year started to manifest.
stupid. What’s the point? Can I stick this out for another day and a half? Do I
It was getting dangerous and I
needed to get my head in a different spot.
Luckily, the sky lightened, the fog became less dense, and as typically
occurs with a new day, new hope came along with it. I had been tagging along
with Heather Anderson and Adam Lint since Book 3 and while we didn’t do much
talking, their company was appreciated! As we headed down towards the New River
we found ourselves close to Rob Youngren, Scott Breeden, Kathleen Cusick, Megan
Farrell and 1 or 2 others. Over the next 6-7 hours and 9 books, I focused on
putting one foot in front of the other and moving efficiently. And while I lost
my map temporarily just before Pig Head Creek, and was mostly by myself until I
caught up with Rob, Megan and Scott at the Beech Tree, I kept the negative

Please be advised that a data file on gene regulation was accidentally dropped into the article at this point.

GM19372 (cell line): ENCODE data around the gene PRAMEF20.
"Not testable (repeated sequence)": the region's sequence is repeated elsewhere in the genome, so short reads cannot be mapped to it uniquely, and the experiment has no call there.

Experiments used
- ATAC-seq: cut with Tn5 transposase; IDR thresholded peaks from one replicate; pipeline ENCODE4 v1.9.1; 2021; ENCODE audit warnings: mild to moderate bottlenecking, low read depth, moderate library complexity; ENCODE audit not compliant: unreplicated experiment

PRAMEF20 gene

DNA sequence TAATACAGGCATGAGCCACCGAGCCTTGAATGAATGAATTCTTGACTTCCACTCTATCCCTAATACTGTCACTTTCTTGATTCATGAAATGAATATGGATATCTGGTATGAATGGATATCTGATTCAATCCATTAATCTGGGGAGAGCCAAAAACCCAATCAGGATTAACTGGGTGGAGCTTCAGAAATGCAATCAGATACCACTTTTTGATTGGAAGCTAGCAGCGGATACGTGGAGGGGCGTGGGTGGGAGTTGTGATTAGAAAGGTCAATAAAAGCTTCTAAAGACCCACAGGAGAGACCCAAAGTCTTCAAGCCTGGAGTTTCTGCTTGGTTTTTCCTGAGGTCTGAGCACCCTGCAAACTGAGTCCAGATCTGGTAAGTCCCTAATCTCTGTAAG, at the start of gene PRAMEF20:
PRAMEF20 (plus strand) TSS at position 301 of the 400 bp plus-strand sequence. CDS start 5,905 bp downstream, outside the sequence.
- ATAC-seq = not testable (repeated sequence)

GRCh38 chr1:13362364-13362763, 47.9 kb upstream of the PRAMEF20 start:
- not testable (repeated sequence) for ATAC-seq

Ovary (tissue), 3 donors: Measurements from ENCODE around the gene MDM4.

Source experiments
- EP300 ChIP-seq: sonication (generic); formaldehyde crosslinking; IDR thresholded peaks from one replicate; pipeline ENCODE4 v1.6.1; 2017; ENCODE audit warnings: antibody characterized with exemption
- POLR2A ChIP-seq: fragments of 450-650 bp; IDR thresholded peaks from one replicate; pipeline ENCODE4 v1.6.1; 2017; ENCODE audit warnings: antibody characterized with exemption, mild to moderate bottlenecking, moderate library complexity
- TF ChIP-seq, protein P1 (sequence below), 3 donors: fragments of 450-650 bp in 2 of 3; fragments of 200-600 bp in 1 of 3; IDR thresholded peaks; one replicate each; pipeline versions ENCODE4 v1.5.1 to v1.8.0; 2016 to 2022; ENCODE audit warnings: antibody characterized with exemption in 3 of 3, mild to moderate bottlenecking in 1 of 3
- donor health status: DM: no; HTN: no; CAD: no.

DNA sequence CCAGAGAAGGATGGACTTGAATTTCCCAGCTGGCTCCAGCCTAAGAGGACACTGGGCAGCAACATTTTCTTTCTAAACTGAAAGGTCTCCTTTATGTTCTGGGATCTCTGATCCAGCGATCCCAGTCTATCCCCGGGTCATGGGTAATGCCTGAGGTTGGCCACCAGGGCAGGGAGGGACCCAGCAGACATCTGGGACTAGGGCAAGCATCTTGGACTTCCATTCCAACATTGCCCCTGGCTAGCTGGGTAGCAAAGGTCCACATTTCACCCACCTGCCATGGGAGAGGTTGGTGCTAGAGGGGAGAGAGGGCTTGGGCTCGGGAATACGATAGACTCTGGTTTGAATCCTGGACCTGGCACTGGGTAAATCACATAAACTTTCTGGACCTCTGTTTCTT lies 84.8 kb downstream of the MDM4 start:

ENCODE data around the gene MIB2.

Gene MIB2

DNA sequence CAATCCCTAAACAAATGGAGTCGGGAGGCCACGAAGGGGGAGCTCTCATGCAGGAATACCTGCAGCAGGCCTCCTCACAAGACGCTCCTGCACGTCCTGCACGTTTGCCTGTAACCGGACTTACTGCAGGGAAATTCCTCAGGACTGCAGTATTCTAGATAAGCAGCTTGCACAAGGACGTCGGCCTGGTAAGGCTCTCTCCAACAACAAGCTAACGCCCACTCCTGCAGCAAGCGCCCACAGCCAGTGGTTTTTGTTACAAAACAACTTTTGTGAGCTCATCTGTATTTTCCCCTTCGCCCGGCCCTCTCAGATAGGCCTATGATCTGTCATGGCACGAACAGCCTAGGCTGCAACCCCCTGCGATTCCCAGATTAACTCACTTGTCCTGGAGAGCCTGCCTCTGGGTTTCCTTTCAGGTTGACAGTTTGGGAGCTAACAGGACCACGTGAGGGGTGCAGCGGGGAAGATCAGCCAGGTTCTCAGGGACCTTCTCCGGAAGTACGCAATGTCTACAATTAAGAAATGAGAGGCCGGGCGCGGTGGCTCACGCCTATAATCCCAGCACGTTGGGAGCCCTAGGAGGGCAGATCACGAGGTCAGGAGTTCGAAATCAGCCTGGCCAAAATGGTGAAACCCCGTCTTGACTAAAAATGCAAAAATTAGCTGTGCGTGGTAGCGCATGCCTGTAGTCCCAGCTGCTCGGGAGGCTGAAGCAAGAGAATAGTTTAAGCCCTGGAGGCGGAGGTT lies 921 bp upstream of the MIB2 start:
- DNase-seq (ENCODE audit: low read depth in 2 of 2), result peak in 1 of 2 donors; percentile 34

thoughts at bay and truly enjoyed my time in the Tennessee Woods, grateful to
even have the chance to be out competing against myself and the course.
Photo: John Sharp
Arriving at camp in 10 hours 42 minutes, Rob and I agreed to
head back out at the 11 hour mark. Dale Holdaway’s sister and brother-in-law
were extremely helpful in crewing me and while I changed my wet socks, ate what
I could, and got new food and batteries, Joey made me a 3 egg/sausage breakfast
burrito to take on the trail.
camp at 11 hours on the dot, and in what would turn out to be a recurring theme
for the rest of our time together, I left a few minutes later, and spent the
next 45 minutes catching up to him on the long trail up to Chimney Top.
Rob was a great companion, and I was
extremely lucky to be able to spend a little more than two loops (and 30 hours)
sharing the trail with him.
time at Barkley, and with a Fun Run finish in 2012, he was
about as experienced a participant as there was to be found in the woods of